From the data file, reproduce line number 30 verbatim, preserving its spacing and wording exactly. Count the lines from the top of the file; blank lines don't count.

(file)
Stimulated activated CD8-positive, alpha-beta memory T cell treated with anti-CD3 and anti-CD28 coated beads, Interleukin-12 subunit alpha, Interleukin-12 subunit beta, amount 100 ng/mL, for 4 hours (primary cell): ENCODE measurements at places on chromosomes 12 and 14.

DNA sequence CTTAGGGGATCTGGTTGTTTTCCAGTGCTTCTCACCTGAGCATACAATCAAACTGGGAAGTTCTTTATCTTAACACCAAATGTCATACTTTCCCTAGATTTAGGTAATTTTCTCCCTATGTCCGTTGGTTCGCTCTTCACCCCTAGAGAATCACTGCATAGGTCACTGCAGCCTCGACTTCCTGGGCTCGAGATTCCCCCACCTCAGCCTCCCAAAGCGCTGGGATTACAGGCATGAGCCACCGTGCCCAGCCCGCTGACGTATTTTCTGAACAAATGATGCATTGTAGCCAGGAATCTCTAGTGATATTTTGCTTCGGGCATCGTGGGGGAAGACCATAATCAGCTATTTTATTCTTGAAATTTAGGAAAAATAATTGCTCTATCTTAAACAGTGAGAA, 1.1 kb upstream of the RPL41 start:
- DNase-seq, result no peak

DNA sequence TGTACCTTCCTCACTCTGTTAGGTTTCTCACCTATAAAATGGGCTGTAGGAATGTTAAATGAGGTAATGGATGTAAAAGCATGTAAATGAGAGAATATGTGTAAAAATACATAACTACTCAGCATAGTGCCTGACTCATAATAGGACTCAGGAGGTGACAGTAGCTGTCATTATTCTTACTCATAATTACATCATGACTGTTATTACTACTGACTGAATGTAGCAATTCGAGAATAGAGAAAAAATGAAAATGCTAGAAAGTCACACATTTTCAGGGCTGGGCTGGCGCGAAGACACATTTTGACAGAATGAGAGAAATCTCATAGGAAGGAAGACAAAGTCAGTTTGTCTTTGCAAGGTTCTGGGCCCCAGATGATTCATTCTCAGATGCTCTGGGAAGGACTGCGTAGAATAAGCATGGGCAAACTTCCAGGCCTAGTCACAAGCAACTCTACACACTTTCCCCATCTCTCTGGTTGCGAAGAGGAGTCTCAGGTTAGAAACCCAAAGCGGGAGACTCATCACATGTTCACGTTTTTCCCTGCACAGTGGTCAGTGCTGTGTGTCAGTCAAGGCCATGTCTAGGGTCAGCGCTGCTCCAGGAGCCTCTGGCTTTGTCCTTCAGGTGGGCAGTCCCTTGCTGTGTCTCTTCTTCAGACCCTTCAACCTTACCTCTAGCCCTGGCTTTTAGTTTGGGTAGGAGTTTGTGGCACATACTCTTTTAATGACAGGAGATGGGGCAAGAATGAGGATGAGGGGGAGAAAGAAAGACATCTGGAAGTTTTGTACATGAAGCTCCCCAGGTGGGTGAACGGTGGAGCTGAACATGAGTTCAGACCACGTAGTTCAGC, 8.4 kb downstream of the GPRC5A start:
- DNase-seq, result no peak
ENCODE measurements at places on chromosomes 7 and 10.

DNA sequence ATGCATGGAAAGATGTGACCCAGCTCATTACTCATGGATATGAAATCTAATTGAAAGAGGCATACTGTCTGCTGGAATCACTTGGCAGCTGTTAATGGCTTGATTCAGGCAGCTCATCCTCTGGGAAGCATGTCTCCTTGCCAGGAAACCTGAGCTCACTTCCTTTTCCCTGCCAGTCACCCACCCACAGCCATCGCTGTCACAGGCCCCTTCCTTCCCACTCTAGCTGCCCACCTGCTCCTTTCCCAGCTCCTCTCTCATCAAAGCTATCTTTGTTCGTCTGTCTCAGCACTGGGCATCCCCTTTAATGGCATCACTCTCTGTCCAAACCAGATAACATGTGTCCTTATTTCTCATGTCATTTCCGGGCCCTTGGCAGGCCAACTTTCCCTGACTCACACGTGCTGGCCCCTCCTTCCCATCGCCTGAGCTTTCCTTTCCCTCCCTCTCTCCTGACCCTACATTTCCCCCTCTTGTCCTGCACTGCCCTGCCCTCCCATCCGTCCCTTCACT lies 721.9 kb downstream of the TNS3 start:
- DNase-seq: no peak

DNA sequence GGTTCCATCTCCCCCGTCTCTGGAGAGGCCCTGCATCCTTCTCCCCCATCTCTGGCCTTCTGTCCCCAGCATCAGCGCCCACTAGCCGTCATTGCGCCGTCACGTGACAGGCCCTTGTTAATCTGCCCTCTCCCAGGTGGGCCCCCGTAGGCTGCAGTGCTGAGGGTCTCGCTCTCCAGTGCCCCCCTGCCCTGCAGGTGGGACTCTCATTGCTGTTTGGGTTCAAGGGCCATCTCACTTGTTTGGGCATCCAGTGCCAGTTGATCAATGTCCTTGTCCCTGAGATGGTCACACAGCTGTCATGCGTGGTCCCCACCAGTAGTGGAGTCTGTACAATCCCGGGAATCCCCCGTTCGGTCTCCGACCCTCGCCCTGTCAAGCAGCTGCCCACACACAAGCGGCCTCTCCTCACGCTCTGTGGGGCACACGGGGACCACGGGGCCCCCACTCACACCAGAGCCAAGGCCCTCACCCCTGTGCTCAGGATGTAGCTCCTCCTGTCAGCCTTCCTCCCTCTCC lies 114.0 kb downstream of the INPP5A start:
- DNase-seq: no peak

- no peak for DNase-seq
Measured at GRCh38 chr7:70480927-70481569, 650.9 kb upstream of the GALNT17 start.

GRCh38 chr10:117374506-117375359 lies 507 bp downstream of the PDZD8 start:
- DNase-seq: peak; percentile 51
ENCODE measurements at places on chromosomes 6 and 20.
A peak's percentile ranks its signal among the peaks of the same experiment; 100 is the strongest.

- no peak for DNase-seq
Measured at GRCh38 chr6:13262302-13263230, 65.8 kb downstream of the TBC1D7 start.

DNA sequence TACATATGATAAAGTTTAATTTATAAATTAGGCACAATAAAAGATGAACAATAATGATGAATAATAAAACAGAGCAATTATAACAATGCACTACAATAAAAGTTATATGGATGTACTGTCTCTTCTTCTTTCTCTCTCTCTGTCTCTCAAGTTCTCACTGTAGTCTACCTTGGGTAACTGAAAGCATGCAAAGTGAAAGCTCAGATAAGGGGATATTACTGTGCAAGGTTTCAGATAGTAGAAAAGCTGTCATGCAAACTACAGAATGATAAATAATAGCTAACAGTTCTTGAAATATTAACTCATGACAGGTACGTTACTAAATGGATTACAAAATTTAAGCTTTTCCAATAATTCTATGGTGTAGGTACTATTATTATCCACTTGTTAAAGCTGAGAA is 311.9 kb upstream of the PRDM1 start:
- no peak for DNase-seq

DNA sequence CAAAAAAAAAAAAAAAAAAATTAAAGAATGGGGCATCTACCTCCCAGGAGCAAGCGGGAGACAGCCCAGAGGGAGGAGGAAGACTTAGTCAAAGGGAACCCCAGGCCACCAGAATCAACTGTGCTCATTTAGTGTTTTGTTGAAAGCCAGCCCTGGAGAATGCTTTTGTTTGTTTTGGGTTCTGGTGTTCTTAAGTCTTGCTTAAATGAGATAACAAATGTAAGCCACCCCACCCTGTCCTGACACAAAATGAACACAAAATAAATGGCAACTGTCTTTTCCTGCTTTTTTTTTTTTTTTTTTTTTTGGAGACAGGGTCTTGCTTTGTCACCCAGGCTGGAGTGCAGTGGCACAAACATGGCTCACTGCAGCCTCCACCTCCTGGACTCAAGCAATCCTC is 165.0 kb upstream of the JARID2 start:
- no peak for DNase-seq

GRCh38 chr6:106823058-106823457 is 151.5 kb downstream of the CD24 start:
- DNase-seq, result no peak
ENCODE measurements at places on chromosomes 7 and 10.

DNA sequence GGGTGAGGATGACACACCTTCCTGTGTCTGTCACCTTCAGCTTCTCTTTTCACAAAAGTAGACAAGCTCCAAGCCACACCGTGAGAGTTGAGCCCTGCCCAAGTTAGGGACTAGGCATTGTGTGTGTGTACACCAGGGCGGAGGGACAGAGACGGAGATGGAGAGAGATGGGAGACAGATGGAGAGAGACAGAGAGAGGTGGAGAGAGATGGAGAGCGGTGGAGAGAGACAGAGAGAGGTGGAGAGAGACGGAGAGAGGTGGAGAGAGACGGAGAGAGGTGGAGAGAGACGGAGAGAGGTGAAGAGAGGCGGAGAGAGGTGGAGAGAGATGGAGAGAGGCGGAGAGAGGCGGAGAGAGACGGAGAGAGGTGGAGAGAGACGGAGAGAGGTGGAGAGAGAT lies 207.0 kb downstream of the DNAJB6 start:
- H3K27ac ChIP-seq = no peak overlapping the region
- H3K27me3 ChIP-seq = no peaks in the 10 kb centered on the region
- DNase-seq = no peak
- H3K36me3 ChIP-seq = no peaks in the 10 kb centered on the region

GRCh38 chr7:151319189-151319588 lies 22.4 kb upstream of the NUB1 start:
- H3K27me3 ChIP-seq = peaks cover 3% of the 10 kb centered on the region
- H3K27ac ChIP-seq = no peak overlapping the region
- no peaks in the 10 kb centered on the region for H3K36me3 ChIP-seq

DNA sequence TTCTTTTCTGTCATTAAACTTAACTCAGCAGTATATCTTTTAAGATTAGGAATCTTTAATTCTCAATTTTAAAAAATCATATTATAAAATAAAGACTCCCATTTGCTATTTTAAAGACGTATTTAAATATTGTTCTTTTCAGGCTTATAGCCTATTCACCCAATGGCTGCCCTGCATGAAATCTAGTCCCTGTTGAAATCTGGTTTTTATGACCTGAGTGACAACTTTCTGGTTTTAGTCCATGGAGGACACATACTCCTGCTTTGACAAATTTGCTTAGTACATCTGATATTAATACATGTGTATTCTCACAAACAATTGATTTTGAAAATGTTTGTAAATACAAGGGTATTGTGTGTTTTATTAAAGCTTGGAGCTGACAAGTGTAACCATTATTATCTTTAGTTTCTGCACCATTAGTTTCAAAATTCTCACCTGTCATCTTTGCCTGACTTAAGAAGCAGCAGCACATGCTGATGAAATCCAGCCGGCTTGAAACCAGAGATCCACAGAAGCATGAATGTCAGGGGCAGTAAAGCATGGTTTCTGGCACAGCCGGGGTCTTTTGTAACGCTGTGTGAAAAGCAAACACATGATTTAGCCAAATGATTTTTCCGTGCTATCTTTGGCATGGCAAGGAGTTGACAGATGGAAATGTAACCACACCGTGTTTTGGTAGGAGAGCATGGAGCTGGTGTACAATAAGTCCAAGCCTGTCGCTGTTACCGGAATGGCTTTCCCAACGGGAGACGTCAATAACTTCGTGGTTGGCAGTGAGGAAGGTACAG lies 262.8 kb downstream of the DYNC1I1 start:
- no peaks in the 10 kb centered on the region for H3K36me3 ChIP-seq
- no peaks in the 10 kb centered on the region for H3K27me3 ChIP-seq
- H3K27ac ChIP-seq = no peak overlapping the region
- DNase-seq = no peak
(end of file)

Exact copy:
- H3K36me3 ChIP-seq = no peaks in the 10 kb centered on the region